I grew up listening to Beethoven’s Piano Concerto No. 5, otherwise known as the Emperor Concerto, every Saturday afternoon. With its lyrical opening line, fast turns, and harmonic vivacity, the last movement of his Piano Concerto No. 4 has always struck me as a prelude to the majestic following concerto—beautiful, but not up to the heavenly standards Beethoven reached with Concerto No. 5. But Yefim Bronfman, the great Soviet-born Israeli-American pianist, shows why Concerto No. 4 holds its own against the mighty Emperor.
This Easter weekend, Houston Symphony presents a three-concert series with Smetana’s overture to The Bartered Bride and Dvořák’s Symphony No. 8 in G major, Opus 88 alongside Bronfman at the piano for Beethoven’s Piano Concerto No. 4 (and, if you’re lucky as I was on Thursday, Bronfman will grace the audience with a stunning encore). It is also Music Director Designate Andrés Orozco-Estrada’s final appearance with Houston Symphony until next season’s opening weekend.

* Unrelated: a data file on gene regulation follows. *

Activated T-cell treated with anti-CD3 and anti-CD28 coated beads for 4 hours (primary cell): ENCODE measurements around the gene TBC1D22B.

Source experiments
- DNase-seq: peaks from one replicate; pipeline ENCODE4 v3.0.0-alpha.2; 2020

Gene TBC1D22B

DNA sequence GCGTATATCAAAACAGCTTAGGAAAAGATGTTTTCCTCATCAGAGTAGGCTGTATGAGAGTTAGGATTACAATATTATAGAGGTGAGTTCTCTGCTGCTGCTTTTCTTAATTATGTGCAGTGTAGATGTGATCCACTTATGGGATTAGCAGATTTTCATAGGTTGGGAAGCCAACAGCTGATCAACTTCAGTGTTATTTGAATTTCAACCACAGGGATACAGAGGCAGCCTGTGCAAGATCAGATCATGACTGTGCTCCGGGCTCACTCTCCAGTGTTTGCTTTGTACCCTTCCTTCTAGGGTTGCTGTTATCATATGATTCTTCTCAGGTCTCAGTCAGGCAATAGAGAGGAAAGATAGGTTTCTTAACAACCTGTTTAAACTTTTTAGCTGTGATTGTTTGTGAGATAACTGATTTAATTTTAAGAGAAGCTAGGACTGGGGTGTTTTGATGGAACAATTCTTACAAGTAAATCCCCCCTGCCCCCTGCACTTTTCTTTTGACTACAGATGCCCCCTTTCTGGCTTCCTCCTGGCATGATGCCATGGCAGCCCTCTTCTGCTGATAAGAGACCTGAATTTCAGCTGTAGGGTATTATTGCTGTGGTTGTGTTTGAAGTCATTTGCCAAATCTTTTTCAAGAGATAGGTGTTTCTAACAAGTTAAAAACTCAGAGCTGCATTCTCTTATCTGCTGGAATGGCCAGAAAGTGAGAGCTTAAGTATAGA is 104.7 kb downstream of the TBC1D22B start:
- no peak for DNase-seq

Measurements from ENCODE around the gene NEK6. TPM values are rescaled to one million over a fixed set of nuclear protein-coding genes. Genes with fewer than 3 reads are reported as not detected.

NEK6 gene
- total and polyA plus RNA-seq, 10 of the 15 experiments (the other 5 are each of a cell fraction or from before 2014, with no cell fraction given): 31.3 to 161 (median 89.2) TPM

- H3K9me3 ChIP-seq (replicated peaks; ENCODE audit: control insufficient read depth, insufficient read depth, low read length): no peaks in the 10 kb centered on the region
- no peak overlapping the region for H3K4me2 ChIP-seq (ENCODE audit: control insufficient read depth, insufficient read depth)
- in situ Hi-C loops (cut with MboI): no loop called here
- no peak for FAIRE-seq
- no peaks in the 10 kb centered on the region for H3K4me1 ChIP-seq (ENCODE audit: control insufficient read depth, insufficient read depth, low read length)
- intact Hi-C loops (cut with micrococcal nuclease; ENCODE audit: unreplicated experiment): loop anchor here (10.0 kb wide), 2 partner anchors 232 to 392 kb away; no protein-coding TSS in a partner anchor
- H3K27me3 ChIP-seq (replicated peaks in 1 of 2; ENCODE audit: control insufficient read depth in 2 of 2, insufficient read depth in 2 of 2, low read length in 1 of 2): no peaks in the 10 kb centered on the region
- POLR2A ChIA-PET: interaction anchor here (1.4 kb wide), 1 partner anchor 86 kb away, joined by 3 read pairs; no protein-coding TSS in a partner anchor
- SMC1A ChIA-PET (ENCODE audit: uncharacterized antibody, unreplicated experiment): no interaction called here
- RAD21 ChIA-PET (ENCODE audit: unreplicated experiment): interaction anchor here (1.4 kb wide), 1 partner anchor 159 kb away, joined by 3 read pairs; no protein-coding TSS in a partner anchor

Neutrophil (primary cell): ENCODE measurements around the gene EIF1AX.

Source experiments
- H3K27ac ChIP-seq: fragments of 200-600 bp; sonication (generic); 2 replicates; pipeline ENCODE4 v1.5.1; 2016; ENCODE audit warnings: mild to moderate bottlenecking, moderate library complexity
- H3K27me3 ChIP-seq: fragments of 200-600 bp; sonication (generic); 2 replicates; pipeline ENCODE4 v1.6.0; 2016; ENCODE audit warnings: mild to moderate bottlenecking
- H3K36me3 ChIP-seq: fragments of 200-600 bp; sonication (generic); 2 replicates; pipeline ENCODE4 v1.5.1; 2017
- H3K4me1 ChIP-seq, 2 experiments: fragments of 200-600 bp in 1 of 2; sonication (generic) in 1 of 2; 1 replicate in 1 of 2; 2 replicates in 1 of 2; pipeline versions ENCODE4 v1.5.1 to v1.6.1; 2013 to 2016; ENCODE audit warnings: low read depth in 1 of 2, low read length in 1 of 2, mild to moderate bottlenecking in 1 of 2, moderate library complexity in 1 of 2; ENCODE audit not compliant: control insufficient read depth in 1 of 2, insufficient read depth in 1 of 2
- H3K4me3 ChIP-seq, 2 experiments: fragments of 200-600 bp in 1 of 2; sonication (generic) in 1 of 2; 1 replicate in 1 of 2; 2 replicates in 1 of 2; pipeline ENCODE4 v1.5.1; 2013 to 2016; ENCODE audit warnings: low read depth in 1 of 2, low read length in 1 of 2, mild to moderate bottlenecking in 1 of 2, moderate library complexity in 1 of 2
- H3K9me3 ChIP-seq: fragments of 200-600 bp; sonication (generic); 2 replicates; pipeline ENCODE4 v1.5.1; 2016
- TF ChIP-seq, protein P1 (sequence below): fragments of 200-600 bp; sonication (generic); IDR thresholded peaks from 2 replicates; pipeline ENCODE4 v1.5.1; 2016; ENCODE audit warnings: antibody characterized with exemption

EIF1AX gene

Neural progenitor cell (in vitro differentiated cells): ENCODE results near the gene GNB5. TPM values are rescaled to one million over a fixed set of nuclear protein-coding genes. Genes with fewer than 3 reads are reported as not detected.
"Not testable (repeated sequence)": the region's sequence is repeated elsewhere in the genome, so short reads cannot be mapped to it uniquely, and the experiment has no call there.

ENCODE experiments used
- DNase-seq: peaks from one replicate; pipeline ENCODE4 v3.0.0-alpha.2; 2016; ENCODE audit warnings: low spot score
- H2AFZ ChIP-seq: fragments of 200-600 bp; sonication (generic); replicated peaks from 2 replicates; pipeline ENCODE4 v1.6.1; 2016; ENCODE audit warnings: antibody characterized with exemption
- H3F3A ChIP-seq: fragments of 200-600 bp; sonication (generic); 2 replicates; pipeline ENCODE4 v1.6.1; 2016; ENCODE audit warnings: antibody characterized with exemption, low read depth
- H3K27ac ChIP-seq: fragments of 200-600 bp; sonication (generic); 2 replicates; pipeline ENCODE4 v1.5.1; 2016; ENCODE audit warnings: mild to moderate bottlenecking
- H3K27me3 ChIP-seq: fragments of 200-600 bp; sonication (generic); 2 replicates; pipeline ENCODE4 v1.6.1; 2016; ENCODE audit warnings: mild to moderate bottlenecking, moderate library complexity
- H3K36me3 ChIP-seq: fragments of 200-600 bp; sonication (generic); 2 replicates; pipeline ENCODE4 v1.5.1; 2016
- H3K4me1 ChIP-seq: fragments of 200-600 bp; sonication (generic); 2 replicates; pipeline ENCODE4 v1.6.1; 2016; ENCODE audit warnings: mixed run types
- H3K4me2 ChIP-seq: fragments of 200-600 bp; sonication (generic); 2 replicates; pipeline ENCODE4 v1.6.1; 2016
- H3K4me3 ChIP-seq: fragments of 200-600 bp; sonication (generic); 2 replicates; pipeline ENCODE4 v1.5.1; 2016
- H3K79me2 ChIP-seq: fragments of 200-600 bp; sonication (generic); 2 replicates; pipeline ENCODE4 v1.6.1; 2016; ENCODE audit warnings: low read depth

Andrés Orozco-Estrada conducts with energy, and he’s not afraid to move as though the music were actually dancing through his lithe fingers and across his body. Any concert of Smetana, Beethoven, and Dvořák reliably makes for a pleasant night of quality classical music. Under Orozco-Estrada’s baton, this trio is delightful and surprisingly invigorating.
Bronfman plays Beethoven’s Piano Concerto No. 4 tonight, April 18, and tomorrow, April 19. Visit Houston Symphony’s website for tickets and more info.